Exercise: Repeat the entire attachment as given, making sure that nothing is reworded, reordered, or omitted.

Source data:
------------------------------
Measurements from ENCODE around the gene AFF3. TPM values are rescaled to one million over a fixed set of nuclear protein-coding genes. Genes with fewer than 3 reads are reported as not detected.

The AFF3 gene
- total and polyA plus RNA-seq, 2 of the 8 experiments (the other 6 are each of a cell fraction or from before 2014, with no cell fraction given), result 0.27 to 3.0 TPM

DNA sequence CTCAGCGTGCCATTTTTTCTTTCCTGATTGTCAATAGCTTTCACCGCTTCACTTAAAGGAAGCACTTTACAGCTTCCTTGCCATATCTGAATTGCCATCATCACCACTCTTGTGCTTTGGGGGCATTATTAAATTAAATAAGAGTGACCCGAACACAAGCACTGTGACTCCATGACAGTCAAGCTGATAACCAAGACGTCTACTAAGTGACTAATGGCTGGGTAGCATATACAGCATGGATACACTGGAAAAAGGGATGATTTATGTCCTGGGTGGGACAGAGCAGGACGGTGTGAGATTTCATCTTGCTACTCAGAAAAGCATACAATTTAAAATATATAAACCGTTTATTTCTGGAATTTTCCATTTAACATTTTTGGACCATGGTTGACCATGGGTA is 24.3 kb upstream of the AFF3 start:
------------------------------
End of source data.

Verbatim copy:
Measurements from ENCODE around the gene AFF3. TPM values are rescaled to one million over a fixed set of nuclear protein-coding genes. Genes with fewer than 3 reads are reported as not detected.

The AFF3 gene
- total and polyA plus RNA-seq, 2 of the 8 experiments (the other 6 are each of a cell fraction or from before 2014, with no cell fraction given), result 0.27 to 3.0 TPM

DNA sequence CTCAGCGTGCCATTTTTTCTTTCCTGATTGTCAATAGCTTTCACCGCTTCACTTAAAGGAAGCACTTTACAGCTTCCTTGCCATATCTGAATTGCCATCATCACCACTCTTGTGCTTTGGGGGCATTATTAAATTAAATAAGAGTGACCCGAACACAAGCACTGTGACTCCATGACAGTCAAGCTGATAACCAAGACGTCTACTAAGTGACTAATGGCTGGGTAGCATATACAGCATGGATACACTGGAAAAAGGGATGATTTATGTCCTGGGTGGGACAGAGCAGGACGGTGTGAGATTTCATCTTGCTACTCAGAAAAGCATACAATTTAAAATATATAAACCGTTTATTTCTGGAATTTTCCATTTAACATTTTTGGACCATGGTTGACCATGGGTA is 24.3 kb upstream of the AFF3 start: